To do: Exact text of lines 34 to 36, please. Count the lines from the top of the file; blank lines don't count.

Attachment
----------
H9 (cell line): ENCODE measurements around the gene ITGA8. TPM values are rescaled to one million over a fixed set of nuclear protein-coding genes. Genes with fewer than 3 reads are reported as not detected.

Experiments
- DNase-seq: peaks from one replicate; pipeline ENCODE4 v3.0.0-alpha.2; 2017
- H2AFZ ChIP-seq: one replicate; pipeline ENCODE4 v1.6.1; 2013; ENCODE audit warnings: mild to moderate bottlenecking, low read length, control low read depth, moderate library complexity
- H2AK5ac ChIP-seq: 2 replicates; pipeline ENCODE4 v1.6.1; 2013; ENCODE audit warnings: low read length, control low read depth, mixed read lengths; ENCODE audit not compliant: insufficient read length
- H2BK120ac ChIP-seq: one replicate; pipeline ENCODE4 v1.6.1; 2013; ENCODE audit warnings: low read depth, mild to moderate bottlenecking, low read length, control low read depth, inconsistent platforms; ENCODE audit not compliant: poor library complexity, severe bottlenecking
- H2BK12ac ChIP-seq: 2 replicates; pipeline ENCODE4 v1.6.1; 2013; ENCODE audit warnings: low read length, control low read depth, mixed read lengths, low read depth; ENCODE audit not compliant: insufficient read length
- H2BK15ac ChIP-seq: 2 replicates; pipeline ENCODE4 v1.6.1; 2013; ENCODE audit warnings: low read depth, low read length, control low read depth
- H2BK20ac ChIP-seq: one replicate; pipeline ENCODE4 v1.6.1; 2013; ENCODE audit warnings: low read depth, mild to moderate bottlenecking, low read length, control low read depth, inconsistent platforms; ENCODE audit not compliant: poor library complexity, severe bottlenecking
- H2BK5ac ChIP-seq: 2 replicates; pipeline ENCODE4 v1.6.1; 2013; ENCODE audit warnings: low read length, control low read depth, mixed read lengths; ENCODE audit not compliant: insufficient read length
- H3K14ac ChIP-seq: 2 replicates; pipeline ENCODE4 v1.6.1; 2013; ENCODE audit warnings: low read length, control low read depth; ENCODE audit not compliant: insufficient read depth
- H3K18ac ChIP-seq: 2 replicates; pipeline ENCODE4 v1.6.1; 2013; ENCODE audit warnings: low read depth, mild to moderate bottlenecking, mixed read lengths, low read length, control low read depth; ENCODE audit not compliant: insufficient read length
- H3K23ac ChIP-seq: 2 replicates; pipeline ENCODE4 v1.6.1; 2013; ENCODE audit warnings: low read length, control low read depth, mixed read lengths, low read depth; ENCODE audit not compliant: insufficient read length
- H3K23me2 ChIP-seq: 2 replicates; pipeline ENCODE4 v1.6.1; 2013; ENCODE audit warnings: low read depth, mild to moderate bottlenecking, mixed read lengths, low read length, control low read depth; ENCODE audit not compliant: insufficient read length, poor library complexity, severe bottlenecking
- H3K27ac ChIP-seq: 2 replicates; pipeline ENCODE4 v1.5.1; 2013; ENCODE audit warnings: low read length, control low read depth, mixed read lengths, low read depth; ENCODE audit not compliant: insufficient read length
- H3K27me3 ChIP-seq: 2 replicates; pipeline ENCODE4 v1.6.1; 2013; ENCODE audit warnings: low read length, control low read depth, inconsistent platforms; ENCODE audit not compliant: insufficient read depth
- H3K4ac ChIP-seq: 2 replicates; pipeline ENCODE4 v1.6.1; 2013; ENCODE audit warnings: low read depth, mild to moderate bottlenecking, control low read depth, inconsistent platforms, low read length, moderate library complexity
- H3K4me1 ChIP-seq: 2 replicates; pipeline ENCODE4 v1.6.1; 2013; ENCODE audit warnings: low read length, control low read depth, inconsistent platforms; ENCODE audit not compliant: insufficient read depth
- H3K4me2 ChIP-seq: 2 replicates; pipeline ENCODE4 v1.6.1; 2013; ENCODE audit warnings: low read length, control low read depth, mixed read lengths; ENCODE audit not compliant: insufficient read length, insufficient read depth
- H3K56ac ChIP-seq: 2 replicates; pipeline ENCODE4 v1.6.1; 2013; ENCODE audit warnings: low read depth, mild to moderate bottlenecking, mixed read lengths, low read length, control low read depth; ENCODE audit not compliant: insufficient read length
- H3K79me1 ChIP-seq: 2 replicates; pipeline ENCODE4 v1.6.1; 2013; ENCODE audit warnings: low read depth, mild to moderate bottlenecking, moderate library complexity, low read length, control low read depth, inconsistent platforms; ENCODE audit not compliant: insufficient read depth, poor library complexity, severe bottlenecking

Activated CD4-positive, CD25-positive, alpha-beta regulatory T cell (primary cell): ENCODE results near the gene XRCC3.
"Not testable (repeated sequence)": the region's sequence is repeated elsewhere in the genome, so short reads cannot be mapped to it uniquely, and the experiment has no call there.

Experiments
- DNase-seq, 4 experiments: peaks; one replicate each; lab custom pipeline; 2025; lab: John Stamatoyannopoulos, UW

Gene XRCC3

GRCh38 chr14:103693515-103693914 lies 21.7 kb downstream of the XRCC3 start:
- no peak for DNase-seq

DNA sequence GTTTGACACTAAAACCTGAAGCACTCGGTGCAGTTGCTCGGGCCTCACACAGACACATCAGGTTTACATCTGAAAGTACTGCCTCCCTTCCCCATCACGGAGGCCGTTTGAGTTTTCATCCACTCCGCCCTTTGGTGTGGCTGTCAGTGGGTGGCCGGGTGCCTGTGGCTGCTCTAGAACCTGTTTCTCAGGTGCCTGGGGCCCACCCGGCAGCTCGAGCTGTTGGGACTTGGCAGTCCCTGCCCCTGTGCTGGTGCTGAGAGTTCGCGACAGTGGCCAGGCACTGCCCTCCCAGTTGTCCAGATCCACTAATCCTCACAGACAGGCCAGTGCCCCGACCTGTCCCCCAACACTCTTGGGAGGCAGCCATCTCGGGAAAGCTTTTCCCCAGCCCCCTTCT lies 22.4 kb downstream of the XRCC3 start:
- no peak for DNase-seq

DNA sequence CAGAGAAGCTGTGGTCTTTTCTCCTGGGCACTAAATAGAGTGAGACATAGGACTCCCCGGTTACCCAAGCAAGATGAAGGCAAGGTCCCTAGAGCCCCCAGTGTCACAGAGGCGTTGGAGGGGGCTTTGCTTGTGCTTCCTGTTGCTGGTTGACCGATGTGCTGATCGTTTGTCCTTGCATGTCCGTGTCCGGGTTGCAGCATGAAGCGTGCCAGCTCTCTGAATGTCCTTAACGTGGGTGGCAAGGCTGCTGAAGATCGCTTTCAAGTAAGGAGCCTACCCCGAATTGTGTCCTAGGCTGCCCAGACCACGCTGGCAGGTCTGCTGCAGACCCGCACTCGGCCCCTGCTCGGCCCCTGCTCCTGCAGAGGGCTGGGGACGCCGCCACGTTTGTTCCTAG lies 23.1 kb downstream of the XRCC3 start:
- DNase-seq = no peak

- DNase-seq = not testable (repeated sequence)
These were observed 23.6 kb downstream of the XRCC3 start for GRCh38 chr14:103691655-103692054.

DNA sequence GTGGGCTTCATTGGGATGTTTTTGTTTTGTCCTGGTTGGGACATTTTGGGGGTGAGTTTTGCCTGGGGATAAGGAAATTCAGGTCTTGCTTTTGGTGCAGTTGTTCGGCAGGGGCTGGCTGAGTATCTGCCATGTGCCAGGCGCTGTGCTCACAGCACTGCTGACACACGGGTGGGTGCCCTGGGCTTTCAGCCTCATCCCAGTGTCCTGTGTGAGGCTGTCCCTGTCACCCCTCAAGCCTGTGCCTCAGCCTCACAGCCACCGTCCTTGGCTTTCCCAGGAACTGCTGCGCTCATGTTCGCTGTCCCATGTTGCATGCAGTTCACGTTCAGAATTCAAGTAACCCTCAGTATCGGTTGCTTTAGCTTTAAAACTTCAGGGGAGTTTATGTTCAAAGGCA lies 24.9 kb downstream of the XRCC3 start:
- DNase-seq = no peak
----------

These were observed 23.6 kb downstream of the XRCC3 start for GRCh38 chr14:103691655-103692054.

DNA sequence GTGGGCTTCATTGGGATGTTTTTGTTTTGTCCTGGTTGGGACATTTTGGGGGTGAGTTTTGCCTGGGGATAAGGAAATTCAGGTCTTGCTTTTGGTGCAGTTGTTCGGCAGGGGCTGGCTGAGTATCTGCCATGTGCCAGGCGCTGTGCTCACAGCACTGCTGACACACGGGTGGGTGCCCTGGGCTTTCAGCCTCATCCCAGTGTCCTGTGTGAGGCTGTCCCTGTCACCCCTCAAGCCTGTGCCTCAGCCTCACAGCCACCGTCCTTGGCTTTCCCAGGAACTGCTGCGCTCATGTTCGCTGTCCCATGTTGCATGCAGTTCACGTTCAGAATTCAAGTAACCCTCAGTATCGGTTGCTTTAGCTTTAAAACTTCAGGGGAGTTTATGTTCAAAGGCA lies 24.9 kb downstream of the XRCC3 start:
- DNase-seq = no peak